Hourly labour cost highest in Norway 2012
In 2012, the highest labour cost for all economic activities (excluding agriculture and public administration) in Europe was in Norway, EUR 57.1 per paid hour. The labour cost was lowest in Bulgaria, EUR 3.4. Comparison between the European countries can be found in Figure 1. The hourly labour cost in the European Union (EU28) was EUR 24.1 on average, which was a little higher than in Iceland where it was EUR 23.2. In general, the countries in Eastern and Southeast Europe had the lowest labour cost measured in Euros.
The difference between countries narrows considerably when labour cost are compared in purchasing power standards (PPS), a measure which accounts for price differentials across countries. The most proportional change from Euro to PPS was in Macedonia, where the PPS value was 150% higher than labour cost measured in Euros. In Iceland the change was relatively smaller in PPS terms, approximately 11% lower than in Euros. In PPS terms the hourly labour cost recorded in Iceland was PPS 20.7 whereas the average value in the EU28 countries was PPS 23.4 in 2012.
Notes: The figures for hourly labour cost do not include apprentices. List of countries and codes can be seen here. Country code marked as * are part of the EU but had a national currency in 2012.
The labour cost in PPS terms was highest in Norway, PPS 36.6, which is around six times the labour cost per paid hour in Latvia, where it was PPS 6.3. In PPS terms the hourly labour cost recorded in Norway and Switzerland was similar to what was measured in the EU.
Exchange rate leverage when comparing labour cost
From 2008 to 2012 the hourly labour cost has changed in most countries in Europe, both in Euro and national currencies (NAC) as demonstrated in Figure 2. In Latvia and Cyprus the changes were minor while hourly labour cost increased by 33.6% in Bulgaria.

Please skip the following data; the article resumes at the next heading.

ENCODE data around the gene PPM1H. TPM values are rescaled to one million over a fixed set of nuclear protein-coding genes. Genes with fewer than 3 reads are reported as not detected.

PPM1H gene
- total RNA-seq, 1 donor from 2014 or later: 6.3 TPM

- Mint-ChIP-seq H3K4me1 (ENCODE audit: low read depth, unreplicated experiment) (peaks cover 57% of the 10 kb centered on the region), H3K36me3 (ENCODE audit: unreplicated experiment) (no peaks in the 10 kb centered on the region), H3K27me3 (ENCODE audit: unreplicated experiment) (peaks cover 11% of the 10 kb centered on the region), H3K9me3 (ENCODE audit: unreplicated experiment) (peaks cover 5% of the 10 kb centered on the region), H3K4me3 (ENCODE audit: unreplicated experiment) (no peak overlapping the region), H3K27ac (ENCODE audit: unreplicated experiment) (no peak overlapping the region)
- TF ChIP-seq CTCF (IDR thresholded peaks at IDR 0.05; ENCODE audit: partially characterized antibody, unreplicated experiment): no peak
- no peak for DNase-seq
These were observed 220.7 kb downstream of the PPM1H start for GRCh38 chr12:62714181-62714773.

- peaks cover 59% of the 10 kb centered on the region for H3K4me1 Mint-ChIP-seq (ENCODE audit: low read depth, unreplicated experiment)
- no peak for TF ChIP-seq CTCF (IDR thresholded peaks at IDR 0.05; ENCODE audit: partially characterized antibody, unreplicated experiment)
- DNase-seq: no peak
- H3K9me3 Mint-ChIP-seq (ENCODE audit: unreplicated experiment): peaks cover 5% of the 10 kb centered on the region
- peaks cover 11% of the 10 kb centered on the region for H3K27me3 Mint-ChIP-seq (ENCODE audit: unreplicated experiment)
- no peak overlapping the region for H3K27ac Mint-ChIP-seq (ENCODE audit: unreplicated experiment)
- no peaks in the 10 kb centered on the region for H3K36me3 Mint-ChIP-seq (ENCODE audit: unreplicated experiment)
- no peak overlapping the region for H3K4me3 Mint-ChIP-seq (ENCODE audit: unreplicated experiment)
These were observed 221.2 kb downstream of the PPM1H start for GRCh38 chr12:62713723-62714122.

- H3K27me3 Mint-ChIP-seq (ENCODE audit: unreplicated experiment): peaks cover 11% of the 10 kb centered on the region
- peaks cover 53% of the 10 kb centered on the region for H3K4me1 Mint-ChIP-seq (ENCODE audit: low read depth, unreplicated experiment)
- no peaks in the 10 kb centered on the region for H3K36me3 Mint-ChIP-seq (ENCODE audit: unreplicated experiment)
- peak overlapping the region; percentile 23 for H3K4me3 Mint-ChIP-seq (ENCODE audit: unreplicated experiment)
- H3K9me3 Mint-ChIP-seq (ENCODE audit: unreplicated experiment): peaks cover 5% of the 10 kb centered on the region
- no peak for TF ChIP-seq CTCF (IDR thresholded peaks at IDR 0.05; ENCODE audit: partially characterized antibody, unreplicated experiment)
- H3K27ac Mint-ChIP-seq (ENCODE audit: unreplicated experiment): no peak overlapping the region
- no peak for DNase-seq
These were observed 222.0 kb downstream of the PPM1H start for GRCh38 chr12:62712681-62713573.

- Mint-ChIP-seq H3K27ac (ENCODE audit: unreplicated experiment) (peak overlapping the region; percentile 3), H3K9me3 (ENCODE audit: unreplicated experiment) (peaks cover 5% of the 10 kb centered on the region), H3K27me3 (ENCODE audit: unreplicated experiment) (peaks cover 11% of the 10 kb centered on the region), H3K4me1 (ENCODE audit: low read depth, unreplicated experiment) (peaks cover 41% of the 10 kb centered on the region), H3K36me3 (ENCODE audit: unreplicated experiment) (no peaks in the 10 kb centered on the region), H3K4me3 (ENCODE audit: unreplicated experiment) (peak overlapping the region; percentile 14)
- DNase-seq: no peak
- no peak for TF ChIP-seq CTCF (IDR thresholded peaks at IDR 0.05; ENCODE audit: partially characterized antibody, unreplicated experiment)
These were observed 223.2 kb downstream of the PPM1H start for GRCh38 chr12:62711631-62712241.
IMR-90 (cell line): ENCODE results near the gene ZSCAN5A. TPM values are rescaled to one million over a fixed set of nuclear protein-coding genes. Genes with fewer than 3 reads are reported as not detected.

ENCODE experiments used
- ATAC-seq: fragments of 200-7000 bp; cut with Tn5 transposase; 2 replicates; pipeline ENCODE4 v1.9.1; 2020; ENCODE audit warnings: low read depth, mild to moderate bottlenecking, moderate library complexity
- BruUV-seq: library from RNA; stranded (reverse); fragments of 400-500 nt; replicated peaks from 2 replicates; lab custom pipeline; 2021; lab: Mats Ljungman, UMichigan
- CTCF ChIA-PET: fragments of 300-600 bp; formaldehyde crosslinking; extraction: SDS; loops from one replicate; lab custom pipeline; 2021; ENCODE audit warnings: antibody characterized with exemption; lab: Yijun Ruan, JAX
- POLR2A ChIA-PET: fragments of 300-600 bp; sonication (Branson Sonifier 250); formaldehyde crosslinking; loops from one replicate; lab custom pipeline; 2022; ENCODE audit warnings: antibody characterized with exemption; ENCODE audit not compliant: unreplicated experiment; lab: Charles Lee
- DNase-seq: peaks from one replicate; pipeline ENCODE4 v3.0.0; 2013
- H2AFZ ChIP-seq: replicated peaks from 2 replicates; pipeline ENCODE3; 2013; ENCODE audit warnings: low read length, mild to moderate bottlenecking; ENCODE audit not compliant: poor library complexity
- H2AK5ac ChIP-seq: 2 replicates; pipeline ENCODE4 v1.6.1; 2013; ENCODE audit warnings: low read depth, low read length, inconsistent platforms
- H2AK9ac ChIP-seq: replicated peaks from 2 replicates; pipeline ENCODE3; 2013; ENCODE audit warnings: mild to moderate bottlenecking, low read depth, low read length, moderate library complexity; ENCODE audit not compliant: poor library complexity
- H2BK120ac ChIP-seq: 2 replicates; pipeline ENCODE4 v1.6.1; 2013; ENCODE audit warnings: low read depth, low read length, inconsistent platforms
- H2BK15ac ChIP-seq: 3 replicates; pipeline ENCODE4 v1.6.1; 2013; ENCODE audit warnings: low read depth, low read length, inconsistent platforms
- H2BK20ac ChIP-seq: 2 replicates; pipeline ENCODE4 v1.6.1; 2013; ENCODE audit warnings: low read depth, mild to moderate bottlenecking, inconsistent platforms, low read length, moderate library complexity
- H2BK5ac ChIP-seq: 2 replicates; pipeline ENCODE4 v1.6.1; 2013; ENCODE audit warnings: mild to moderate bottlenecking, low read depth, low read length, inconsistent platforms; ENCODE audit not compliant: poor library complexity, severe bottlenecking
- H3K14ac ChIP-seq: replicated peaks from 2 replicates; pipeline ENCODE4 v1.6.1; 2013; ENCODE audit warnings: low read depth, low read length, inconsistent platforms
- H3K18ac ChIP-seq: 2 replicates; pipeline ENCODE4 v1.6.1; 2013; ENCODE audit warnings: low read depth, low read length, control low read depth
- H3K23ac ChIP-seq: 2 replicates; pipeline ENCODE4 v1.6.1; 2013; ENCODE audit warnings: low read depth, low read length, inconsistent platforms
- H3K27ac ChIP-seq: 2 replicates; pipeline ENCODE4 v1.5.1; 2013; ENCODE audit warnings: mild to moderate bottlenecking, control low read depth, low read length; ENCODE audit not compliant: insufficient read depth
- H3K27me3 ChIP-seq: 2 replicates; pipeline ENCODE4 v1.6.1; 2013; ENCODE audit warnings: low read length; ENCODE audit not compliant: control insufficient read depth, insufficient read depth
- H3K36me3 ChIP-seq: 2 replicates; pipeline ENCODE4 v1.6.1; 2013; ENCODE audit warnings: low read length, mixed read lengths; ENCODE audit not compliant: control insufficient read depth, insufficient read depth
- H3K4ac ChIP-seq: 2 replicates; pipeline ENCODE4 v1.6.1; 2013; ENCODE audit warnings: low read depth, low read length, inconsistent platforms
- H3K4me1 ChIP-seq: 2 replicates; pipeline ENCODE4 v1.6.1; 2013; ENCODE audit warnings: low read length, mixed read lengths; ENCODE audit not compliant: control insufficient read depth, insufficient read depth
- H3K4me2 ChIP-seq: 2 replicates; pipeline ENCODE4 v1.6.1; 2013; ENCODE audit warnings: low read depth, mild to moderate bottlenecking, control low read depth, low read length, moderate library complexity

Notes: List of countries and codes can be seen here. Country code marked as * are part of the EU but had a national currency in 2012.
The exchange rate effect of the Swedish Krona (SEK) to Euro caused an increase of 17.8% in the hourly labour cost in Euro while the increase was 6.6% in SEK. The effect of exchange rate was very little both in Denmark and Lithuania but the currency depreciated against the EUR for other countries with their own national currency (NAC). The effect was greatest in Rumania, 20.8 percentage points, Poland 19.7 and Hungary 14.2.
Between 2008 and 2012 the labour cost in Iceland rose by 18.0% in Icelandic Kronas (ISK), but the cost in Euros increased by 5.6%, the impact of the exchange rate being 12.4 percentage points. In 2008 the exchange value of ISK/EUR was 143.83 ISK whereas the exchange rate in 2012 was 160.73 ISK. It should be noted that the mid exchange rate of the Central Bank of Iceland (CBI) in 2008 was 127.46 ISK which is considerably lower than the rate used in the results published by Eurostat. If the CBI rate is used the increase in the Icelandic labour cost between 2008 and 2012 was 6.4%.
About the Labour Cost Survey
Above-mentioned figures are from a publication issued on the 15th of December 2014 by the Statistical Office of the European Union (Eurostat) and are based on the results of the 2012 edition of the four-yearly Labour Cost Survey (LCS).
The LCS provides details on the level and structure of labour cost data, hours worked and hours paid for employees, both full-time and part-time. Above-mentioned figures exclude apprentice and the economic activities of agriculture, forestry and fishing and public administration.
Total Labour Costs refer to the total expenditure of employers in order to employ staff. It covers wage and nonwage costs less subsidies, including vocational training costs or other expenditures such
as recruitment costs, spending on working clothes, etc. More detailed statistics explained articles are available on the Eurostat website: "Labour cost structural statistics - levels" and "Labour cost structural statistics - changes". Entire results from the survey are available on Eurostat website.